In Chapter 7, Yates argues that the Macedonian version of the war took root in the Hellenistic period. Yates does not try to be exhaustive in this brief chapter, and instead gives nine examples of how the Persian War memory was used by successor kings, newly ascendant powers that had not been involved in the actual fighting in the fifth century (Aetolian League, Achaean League, and Rhodes), and cities that had fought but were no longer major powers. Yates stops short of discussing the changes brought by the Romans, which would likely fill another book on their own.[5]

This last section is interesting, and the interpretation is compelling, but ultimately it is not as convincing as the rest of the book. After carefully presenting evidence for the nuanced commemoration in the decades after the Persian War, Yates abandons the approach with the introduction of the Macedonians. With limited explanation, Yates uses the works of later writers Diodorus, Arrian, Curtius, and Justin not as sources of their respective periods with their own agendas, but as if they could accurately recreate the conditions of the last third of the fourth century BCE. Yates concludes the section by claiming that the transcendent panhellenism that scholars like Jung saw in the early Classical period had been achieved in the Hellenistic period (p. 264), but I wonder if closer scrutiny would reveal the same kinds of variation that Yates had found in the earlier period.

In the end, Yates successfully supports the first two arguments of his thesis with relevant evidence and insightful analysis. In contrast with earlier studies that assumed commemoration was somewhat unchanging and universal, Yates emphasizes the dynamic nature of memory, further supported by an extensive bibliography on memory theory. His final claim that a mutually accepted version of the Persian War based on transcendent panhellenism emerged after Chaeronea is provocative and interesting, but is not convincingly presented.

There are many books on ancient warfare in general, and the Persian War in particular.[6] These tend to be focused on so-called facts of the engagements, such as the composition of the various forces, the tactics that led to the outcome, or the historical contexts that made the conflict unavoidable. This is not one of these books. Instead, States of Memory is for those interested in the commemoration of the Persian War in the Classical period, and is aimed at an audience familiar with the major monuments and commemorations of the war,[7] as well as scholarship on ancient memory.[8] It is not an introduction to the subject or an exhaustive collection of evidence, but rather a worthy and challenging additional perspective that enriches the discussion, for which I recommend it.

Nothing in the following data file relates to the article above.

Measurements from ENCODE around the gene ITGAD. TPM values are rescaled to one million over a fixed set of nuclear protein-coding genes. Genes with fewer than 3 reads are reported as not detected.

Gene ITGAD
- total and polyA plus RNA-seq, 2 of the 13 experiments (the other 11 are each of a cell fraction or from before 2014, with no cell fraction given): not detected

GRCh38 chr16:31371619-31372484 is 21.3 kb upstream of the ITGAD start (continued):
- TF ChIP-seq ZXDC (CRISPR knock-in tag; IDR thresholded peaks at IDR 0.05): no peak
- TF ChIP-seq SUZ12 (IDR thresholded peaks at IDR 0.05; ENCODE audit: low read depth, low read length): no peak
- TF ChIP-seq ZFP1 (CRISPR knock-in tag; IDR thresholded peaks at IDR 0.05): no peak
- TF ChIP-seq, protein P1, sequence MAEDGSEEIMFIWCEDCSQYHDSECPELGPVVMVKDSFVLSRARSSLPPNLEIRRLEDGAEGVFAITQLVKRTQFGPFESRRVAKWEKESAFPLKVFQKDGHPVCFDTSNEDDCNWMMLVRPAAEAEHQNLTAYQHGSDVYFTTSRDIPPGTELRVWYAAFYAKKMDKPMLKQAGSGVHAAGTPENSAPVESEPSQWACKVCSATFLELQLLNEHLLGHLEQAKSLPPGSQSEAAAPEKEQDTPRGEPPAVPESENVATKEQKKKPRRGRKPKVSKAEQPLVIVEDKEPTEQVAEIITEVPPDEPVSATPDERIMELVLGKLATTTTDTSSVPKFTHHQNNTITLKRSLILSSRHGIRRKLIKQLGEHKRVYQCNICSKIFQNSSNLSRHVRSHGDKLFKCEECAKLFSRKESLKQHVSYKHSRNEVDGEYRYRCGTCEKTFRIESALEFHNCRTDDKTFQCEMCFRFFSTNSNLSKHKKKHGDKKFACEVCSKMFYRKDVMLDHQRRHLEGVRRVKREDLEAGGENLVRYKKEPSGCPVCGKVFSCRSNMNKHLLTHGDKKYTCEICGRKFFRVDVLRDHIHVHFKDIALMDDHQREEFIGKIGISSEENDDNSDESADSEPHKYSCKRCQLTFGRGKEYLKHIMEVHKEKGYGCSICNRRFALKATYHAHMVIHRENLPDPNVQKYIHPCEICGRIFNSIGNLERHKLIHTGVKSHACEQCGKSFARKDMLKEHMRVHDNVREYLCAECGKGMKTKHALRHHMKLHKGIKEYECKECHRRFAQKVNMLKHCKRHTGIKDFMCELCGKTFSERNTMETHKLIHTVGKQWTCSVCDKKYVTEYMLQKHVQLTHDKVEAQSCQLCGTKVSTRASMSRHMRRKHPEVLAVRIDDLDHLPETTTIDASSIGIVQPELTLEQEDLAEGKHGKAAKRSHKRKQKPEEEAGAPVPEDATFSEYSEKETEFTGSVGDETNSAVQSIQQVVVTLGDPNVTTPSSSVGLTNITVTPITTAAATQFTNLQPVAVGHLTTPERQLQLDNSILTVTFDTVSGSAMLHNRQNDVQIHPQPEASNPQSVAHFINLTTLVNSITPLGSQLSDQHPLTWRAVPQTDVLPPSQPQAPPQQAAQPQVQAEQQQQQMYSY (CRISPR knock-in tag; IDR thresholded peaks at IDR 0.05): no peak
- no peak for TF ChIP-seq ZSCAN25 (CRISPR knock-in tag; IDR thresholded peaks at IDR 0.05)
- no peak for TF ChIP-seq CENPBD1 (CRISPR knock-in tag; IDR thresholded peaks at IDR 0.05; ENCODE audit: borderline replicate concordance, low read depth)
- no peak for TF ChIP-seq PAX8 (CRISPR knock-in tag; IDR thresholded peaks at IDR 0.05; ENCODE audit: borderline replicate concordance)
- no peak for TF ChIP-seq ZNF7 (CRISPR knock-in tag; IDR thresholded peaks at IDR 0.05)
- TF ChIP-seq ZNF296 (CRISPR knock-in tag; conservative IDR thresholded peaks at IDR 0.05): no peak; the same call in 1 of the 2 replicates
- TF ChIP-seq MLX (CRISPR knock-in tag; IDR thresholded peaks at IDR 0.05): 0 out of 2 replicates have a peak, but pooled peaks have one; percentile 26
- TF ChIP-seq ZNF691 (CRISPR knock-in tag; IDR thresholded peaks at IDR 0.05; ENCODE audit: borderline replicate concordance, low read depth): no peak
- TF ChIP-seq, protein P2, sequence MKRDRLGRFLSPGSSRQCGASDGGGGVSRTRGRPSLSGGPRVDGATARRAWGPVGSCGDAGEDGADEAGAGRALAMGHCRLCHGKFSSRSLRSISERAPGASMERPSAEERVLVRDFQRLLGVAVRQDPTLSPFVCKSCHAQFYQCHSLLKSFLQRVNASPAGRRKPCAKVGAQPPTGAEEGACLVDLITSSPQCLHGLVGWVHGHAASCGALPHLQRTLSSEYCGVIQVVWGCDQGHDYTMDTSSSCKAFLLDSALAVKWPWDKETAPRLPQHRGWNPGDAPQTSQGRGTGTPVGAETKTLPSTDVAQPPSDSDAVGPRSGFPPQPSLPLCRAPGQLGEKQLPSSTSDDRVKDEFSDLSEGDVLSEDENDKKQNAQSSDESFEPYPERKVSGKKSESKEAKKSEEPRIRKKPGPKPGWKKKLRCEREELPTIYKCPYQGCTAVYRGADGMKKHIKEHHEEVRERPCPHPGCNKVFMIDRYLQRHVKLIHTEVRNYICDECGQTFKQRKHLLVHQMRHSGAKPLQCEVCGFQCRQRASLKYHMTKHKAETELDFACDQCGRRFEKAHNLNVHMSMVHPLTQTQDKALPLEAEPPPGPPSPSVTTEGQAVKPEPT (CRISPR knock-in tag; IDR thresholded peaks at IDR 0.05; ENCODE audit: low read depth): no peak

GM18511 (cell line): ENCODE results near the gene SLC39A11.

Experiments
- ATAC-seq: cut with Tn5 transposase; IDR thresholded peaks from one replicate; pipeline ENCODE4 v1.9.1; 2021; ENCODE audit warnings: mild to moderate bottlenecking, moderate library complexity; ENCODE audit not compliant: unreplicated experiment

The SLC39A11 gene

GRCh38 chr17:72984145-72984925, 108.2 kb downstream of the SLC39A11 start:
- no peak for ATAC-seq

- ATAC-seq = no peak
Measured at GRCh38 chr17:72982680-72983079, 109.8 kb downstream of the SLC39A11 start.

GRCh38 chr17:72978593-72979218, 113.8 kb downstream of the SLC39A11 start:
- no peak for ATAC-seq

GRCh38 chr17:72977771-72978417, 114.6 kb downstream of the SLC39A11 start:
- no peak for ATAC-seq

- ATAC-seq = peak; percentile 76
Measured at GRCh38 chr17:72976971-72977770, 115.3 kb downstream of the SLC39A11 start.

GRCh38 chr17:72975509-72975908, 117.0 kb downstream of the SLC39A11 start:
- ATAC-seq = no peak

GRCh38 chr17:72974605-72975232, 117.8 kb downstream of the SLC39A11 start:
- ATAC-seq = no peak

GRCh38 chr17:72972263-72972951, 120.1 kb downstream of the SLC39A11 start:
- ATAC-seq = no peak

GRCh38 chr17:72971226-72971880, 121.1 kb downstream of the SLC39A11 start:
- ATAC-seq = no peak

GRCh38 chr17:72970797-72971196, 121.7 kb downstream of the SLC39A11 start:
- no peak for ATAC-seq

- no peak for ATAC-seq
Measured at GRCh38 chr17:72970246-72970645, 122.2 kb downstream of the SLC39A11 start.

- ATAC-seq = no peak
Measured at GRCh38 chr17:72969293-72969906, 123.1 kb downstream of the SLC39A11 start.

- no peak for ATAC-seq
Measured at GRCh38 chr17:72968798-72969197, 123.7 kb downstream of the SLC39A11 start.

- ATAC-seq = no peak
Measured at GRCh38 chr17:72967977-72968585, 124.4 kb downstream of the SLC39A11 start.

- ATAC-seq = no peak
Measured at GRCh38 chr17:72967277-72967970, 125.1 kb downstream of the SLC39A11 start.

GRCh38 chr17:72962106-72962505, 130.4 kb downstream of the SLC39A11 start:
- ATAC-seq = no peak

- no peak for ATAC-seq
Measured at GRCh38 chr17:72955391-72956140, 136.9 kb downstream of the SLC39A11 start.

[1] Citing Starr, C.G. 1962. “Why Did the Greeks Defeat the Persians?” Parola del Passato, 17: 321-332.

[2] Jung, M. 2006. Marathon und Plataiai: Zwei Perserschlachten als “lieux de mémoire” im antiken Griechenland. Göttingen: Vandenhoeck & Ruprecht. Although Yates frequently compares his own interpretations with Jung’s, he is careful to consider the argument judiciously and avoids constructing a straw-man argument.

[3] Scott, M. 2010. Delphi and Olympia: The Spatial Politics of Panhellenism in the Archaic and Classical Periods. Cambridge: Cambridge University Press.

[4] Scott, M. 2016. “The Performance of Boiotian Identity at Delphi,” in S. Gartland (ed.) Boiotia in the Fourth Century B.C., pp. 99-120.

[5] E.g., Alcock, S. 2002. Archaeologies of the Greek Past: Landscape, Monuments, and Memories. Cambridge: Cambridge University Press.

[6] E.g., Butera, C.J. and M. A. Sears (eds.). 2019. Battles and Battlefields of Ancient Greece. A Guide to their History, Topography and Archaeology. London: Pen & Sword.

[7] Such as those collected in West, W.C., III. 1967. Greek Public Monuments of the Persian Wars. PhD diss. University of North Carolina.

[8] E.g., Steinbock, B. 2013. Social Memory in Athenian Public Discourse: Uses and Meanings of the Past. Ann Arbor: University of Michigan Press.